The Dutch flora in a changing environment: an analysis of the effects of climate change on plant metapopulations
09 / 2005 - unknown
Due to climate change extreme events are predicted to occur more frequently and temperatures will increase. Plants and animals will have to move northwards or upwards to stay in their climatic envelope. This movement of species is expected to be hampered by landscape fragmentation and habitat deterioration. The landscape in The Netherlands is highly fragmented, which makes it difficult for animal and plant species to migrate. The Dutch National Ecological Network (NEN) is under construction to improve spatial cohesion in an attempt to conserve biodiversity in The Netherlands. This Ecological Network is based on the idea of metapopulations where local populations are connected to each other through dispersal. The basic idea is to improve spatial cohesion by expanding nature areas and creating corridors between nature areas. However, there is still a debate going on whether the metapopulation theory is applicable for plants. Thus, at present it remains unclear whether the NEN will be effective for plant species. Although climate change is predicted to be a potential threat to the ecological functioning of the NEN, its potential risks for the long term conservation of biodiversity, and plants in particular, within the NEN have not yet been addressed.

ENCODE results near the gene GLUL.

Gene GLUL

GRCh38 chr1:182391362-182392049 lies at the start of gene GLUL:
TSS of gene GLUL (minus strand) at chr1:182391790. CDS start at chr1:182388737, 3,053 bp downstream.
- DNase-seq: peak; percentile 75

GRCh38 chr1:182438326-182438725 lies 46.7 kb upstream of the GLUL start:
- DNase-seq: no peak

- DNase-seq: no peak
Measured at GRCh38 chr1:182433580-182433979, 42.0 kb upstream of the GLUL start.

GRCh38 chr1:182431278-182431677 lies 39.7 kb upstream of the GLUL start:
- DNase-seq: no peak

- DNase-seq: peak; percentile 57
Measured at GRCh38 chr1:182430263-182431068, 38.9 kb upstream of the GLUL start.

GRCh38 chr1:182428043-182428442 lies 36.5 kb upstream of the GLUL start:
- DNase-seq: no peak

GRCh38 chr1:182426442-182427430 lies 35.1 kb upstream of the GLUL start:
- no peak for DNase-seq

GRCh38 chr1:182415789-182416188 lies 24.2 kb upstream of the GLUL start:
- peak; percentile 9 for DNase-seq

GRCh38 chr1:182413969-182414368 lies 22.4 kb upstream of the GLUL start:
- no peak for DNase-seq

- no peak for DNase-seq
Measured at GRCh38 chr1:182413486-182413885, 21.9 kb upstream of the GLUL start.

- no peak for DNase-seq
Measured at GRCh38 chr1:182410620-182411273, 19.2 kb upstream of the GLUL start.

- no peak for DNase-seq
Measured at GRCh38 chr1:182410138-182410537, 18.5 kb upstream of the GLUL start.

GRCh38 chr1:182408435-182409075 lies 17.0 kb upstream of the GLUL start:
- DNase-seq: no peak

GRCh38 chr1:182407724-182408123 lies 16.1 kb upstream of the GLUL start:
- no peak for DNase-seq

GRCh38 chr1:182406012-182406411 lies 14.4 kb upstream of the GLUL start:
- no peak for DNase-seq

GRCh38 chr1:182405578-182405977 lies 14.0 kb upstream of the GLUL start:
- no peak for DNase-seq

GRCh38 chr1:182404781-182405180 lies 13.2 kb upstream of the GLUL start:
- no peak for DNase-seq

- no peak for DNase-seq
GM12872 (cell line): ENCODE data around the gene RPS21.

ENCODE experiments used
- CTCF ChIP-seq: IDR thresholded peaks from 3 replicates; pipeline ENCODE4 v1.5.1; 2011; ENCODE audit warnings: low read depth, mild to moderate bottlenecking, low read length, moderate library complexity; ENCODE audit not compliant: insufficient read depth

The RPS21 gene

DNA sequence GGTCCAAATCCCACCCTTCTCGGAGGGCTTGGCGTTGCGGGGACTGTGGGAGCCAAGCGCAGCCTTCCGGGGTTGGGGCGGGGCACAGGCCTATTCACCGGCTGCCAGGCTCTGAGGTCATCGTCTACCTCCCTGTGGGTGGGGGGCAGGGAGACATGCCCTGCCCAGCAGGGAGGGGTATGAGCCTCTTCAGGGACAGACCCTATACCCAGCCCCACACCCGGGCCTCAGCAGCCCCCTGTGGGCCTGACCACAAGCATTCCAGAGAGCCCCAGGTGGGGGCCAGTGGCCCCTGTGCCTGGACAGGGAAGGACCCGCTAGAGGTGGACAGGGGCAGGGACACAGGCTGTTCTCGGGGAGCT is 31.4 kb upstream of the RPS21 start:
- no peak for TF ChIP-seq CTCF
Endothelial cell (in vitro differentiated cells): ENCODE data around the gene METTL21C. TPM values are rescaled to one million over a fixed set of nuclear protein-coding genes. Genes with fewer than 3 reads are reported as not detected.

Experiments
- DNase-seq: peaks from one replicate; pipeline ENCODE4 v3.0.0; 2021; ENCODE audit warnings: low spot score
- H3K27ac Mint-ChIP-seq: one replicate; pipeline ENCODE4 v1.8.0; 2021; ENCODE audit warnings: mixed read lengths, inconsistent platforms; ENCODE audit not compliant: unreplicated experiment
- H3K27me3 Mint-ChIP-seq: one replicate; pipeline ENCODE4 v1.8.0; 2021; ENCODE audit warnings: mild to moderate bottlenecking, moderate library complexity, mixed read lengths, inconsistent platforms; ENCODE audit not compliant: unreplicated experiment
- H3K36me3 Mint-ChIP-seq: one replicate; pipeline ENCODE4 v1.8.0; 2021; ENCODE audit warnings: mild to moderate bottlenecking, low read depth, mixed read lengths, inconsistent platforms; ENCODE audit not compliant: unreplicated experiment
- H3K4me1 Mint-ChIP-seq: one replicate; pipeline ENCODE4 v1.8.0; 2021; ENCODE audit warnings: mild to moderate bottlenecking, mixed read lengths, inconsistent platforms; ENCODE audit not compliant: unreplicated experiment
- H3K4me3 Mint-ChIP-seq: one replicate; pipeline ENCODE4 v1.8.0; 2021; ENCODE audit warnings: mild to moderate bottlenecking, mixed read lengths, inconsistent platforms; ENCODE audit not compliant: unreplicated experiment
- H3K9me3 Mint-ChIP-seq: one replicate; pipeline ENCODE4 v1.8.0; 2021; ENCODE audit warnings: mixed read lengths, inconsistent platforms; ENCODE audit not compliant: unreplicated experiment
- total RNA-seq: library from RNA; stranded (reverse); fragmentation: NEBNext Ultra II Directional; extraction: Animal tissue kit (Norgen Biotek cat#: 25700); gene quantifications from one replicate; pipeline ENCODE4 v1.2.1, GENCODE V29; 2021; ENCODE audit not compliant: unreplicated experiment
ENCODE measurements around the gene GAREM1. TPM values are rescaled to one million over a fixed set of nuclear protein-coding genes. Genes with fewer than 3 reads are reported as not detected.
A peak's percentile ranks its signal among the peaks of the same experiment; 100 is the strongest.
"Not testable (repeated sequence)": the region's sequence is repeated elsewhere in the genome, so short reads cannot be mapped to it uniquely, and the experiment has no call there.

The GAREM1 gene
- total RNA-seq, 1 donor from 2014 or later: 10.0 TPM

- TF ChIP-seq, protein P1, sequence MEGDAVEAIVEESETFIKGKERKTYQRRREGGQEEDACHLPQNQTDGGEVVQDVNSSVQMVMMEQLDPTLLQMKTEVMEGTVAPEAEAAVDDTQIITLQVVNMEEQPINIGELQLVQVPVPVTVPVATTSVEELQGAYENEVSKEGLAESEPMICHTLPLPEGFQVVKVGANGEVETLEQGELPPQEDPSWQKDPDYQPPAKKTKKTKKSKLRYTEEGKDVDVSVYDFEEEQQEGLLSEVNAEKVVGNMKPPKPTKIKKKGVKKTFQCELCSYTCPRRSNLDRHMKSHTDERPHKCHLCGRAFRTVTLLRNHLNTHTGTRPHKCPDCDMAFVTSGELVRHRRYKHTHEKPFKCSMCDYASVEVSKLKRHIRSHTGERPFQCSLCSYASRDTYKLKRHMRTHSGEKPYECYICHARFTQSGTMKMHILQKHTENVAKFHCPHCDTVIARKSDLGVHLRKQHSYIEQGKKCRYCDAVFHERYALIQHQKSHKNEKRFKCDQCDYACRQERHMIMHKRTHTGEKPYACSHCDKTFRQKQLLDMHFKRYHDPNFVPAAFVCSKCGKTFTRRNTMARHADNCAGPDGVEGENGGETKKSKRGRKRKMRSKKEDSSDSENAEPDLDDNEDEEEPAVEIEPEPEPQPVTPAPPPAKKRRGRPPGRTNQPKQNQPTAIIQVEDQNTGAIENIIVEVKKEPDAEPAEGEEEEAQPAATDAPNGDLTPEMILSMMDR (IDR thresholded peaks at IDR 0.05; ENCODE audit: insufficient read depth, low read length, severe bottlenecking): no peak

This PhD project aims to determine whether the structure of the NEN will enable plant species to move to new territories as forced by climate change, and if not, which changes within the NEN will be necessary and which species will be at risk. Three approaches will be used: mathematical models, database analyses, and common garden experiments.
The specific objectives are: 1. To study the effects of different climate change scenarios on the spatial distribution of the Dutch flora. 2. To investigate the effects of changes in habitat quality (due to climate change and land use changes) on the dynamics of plant species populations. 3. To determine the relative importance of plant characteristics, such as dispersion and mycorrhizal dependency, for the ability of plants to survive in a changing environment.